Stephanie Edwards felt Isolated and controlled while attending a minimally integrated school in Irvington. After leaving Indianapolis for college, she discovered a new view of the world and other African Americans who were active in the civil rights movement.
Raised in Boswell, Tony Trimble brought the compassion and humanity of small town Indiana to his work as a psychologist at the Indiana Youth Center in Plainfield, his current work as a history professor at Ivy Tech, and as a well educated citizen of the world.
Indiana Historical Society Archivist Wilma Moore talks about growing up as an “observer of history.” From going to segregated Crispus Attucks High School to watching news coverage of historic events on tv with her family, her love of history prepared her for her life’s work.
Retired Nurse Lea Jean Kellison, in part of a longer family wedding story, talks about her son Lee who proved himself to be self-reliant and creative as a middle child.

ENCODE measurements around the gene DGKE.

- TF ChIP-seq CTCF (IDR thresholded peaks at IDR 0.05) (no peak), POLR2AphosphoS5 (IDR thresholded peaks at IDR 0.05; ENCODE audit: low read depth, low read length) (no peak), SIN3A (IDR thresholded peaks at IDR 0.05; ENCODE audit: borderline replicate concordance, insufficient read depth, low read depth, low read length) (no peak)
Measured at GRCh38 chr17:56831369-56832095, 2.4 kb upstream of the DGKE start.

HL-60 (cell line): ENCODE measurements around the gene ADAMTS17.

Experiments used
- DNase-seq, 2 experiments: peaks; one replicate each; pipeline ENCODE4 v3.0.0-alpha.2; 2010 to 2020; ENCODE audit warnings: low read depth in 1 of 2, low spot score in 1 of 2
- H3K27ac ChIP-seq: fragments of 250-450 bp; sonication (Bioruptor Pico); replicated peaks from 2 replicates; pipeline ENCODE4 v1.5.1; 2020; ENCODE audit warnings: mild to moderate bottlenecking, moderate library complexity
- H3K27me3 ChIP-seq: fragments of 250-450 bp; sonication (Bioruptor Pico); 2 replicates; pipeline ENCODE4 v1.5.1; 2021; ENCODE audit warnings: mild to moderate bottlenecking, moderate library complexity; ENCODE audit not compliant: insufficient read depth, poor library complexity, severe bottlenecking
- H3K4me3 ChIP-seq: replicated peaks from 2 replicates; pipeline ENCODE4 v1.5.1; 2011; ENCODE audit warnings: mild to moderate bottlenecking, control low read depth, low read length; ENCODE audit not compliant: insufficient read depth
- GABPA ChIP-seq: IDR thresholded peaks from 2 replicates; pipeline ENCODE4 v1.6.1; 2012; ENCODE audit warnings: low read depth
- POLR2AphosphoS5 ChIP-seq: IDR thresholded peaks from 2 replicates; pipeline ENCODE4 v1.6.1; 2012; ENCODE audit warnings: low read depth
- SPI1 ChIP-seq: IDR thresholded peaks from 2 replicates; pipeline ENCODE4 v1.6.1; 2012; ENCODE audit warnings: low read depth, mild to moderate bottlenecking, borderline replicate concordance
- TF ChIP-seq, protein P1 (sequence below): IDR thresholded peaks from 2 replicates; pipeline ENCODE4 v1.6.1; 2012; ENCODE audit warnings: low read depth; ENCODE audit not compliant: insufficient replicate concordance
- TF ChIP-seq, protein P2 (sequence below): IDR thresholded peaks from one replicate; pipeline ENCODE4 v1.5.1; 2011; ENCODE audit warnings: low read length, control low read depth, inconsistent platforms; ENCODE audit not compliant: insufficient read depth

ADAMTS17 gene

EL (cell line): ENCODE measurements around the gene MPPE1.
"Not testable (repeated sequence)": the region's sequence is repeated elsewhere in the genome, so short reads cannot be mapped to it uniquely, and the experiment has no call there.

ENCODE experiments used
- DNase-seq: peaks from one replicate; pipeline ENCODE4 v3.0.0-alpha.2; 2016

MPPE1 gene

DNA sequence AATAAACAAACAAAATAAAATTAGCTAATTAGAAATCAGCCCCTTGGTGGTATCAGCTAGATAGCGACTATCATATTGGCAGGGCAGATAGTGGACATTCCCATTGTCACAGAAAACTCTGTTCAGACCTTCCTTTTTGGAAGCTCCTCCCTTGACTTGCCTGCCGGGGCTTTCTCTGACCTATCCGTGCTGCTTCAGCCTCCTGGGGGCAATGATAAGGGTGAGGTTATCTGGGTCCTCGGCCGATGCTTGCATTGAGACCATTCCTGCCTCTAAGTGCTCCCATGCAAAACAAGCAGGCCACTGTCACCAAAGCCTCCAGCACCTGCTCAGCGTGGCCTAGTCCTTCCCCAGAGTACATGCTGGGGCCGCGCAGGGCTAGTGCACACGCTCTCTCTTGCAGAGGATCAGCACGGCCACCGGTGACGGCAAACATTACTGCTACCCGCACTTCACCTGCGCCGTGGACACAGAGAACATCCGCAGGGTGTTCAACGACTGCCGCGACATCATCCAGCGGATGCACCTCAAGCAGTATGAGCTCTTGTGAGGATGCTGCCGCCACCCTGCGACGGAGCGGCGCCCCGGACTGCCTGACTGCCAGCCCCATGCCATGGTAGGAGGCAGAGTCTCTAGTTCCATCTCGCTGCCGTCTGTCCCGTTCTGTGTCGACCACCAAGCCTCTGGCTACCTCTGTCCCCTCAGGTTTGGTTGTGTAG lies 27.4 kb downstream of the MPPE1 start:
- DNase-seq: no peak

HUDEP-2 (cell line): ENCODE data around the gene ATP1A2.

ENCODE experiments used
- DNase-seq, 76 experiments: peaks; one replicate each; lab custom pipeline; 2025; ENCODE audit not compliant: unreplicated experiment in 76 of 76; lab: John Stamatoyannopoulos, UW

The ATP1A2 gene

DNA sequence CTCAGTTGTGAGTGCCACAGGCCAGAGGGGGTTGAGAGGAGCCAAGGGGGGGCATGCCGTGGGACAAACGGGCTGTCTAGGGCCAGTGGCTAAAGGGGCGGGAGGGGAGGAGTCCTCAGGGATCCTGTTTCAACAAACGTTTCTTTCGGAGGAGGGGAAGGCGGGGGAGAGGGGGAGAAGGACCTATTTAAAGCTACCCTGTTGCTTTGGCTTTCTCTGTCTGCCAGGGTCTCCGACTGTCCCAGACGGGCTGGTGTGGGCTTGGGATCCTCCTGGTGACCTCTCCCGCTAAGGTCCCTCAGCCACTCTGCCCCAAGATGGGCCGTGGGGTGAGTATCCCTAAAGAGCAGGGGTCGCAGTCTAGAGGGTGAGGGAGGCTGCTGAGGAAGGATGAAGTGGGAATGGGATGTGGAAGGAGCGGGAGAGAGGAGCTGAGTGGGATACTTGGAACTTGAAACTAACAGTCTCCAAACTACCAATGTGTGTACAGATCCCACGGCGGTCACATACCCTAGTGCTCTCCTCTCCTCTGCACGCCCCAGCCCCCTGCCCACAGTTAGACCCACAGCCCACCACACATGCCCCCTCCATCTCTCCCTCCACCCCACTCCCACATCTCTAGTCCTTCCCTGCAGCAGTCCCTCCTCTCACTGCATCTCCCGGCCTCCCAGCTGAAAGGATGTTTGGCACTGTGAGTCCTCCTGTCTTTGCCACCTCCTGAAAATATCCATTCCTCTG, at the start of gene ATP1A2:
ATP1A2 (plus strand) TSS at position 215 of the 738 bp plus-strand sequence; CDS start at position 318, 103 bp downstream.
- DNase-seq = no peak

Kristine talks about meeting with a former student and realizing the long term impact of devoting her life to teaching.
Ophelia Wellington talks about creating Freetown Village as a new, innovative way for people to learn about self-reliant African American communities in Indiana through interactive theatre.
Joyce Anne Werry tells of attending a one-room-school-house in her home town of Hartford City, Indiana.
Gwendolyn Kelley tells about seeing the change in Indianapolis during the civil rights movement and the legacy of her poem about Martin Luther King Jr., “The Dream In You.”
Celestine Bloomfield talks about her early love of reading and the realization that school integration in Gary, Indiana was not working well for African Americans.